present. "He too feels the pressure of that mystery," she said to herself.
Before the vibrations of the last Amen had fairly ceased, the organist spoke, and his remarks jarred upon Elizabeth's mood.
"Pretty well, that we didn't stop, miss, when you came in, but the divine Haydn was speaking you see. Charlie boy, look out for that E natural to-morrow-sing it out well, and don't let 'em drop, breathe here. That bar again, please," and he hammered down the keys more forcibly than ever, to illustrate his remarks, at the same time shrieking the notes in falsetto.
Kenneth turned away impatiently, while Christina entered into the organist's technicalities; but suddenly catching sight of Elizabeth's face, his brow cleared, and both smiled. It was a revelation of sympathy. She came forward a step, and both stood by the window a little behind the others. "Isn't it a pity to bring one down to earth again so quickly!" said Elizabeth.
There will be nothing to break the charm of that music to-morrow in Church, let us hope-when it will be the means, and not the end." She looked up in inquiry-and he went on. "Art will be in its right place, ministering to Religion; but in order to fulfil that office nobly, the means must be as perfect as we can make them. So I suppose one ought not to mind this sort of thing, as it is all for the good of the cause."
"But isn't music, and all art, something more than a means, isn't it an end in itself?"
"If it is an end in itself, it is not the highest art, in my opinion."
'Then you think art is not worth living for, in itself?" said Elizabeth, disappointed. "Oh! I love music so intensely, that I long to devote my life to it—and I think Christina feels with me!" she added, smiling at her friend who now joined them, "I only wish I had Christie's gift! But I do work hard, don't I? practising most diligently every day for two hours—and I had to let a delicious book go back to Mudie last week before I had finished it, just because I wouldn't give up my practising."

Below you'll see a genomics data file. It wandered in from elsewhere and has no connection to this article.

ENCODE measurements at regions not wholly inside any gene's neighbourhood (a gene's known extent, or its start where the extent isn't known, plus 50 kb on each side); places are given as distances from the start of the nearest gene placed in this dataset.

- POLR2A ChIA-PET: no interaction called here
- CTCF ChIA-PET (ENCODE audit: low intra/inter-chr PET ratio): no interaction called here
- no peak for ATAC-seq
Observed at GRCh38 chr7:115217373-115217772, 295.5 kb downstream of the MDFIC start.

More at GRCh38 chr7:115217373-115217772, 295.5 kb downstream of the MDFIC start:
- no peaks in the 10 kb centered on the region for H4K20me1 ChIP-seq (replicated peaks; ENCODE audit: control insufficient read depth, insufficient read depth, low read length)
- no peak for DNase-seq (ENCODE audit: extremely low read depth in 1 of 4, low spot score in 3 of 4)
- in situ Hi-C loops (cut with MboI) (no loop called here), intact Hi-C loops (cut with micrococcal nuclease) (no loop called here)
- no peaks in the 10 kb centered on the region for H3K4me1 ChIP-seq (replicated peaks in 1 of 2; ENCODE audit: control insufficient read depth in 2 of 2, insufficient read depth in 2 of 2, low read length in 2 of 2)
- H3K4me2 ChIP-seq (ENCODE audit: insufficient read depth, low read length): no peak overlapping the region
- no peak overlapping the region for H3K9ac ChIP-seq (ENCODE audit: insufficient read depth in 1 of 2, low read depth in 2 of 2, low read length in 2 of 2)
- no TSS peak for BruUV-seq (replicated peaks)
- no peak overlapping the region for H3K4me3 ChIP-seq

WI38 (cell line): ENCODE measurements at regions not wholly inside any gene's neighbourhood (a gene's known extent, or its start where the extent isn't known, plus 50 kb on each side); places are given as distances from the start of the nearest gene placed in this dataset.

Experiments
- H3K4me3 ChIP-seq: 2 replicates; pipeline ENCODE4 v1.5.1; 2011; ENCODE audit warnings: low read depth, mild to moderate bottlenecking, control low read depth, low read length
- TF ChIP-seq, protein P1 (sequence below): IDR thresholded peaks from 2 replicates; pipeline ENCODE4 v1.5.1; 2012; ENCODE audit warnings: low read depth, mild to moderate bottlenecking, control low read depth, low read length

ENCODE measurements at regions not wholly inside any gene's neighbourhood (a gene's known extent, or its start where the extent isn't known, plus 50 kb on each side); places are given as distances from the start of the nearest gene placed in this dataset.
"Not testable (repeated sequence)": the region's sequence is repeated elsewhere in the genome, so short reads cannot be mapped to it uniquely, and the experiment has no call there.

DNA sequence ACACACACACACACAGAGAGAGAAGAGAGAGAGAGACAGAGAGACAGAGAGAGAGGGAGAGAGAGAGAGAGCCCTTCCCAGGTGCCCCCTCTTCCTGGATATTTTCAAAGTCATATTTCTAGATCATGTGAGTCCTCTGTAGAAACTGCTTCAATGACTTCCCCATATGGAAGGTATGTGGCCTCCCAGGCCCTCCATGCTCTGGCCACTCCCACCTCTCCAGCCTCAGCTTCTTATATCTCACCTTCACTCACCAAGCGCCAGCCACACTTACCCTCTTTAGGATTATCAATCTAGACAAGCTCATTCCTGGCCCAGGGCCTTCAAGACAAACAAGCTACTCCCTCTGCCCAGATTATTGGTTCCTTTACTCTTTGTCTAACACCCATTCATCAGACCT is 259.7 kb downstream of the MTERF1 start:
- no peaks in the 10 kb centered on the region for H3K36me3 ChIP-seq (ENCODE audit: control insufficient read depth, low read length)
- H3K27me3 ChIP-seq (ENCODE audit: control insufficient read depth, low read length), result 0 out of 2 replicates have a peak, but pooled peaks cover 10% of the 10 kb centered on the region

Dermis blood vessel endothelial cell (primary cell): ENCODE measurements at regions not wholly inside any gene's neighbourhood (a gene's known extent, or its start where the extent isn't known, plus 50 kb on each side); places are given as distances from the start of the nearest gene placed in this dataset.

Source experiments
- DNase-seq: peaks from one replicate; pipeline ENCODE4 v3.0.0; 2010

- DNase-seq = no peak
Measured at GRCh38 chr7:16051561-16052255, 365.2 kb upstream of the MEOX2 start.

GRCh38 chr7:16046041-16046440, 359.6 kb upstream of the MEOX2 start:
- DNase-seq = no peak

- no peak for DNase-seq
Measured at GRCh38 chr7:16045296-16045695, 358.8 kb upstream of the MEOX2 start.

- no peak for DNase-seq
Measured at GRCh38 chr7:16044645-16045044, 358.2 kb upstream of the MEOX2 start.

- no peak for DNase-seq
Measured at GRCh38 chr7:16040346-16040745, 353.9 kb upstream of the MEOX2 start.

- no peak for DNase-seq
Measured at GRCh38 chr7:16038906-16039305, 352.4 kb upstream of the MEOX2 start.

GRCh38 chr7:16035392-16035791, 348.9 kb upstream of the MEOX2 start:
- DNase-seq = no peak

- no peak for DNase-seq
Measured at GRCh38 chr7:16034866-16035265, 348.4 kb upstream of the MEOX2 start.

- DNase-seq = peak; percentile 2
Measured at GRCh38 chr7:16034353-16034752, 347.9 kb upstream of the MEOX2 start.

"You don't know what hard work is, all the same!" said Christina, laughing. George Crowther, who had got up to go, suddenly burst forth.
'Ah, miss, I can see you're fond of music; but it takes more than two hours a day to be a real musician. You must feel that you can
give up everything for music-all other pleasures must be as nothing in comparison, your will must be set to work night and day, till your art becomes the life of your soul like the air you breathe!"
"I don't think this new Gospel ought to stand in the place of the old one," said Kenneth. "You are going too far for me, George." "It is the noblest service we can render to our Creator!" cried the organist, his slight frame quivering with excitement. "We glorify Him in perfecting the best powers He has given us!"
"Yes, and art will help us to live the higher life if we look above and beyond it, to the true end of our existence. I don't know that by itself it has any great elevating or transforming power. But of course, if you want to attain perfection in anything, you must in a certain sense live for it, by giving your time and thought to it as far as you can and putting up with a good deal of drudgery.”
"That's it!" cried George Crowther, "but you are not to think it drudgery, in the cause of music! Good-bye, miss," to Elizabeth, "you must excuse my freedom of speech, but it is the especial privilege of a musician to-to-render homage to his art, though he be but a humble votary, a poor organist. Charlie, come with me; I'll see you again, Mr. Grahame." He shook hands with Christina, and rushed off.
"There goes the true enthusiast !" said Kenneth, "but who comes here? Sydney! I thought you were gone."
"I have been talking to Mrs. Earle. You might have heard me shouting if you had not been making so much noise yourselves. Who is the good lady in the passage ?"
"Only my maid," said Elizabeth, smiling; Christina introduced Mr. Parker to her friend, and they all talked together. The conversation turned upon the Festival Services of the morrow, Ascension DayElizabeth had never heard of its being more than an ordinary holyday, and she related her surprise at finding the Church in the hands of the decorators. "I wished I were one!"
"Yes, we ought to go and help them again," said Christina, "would you like to come now with us ?"
"Delightful!" cried Elizabeth. She scribbled a hasty note to Margaret, and sent Pique back to Curzon Street with it. The work progressed quickly at the Church, and she enjoyed her office, which was to help Christina, an experienced decorator. The Service was to be at eight, and she decided to remain for it. They were pressed to go into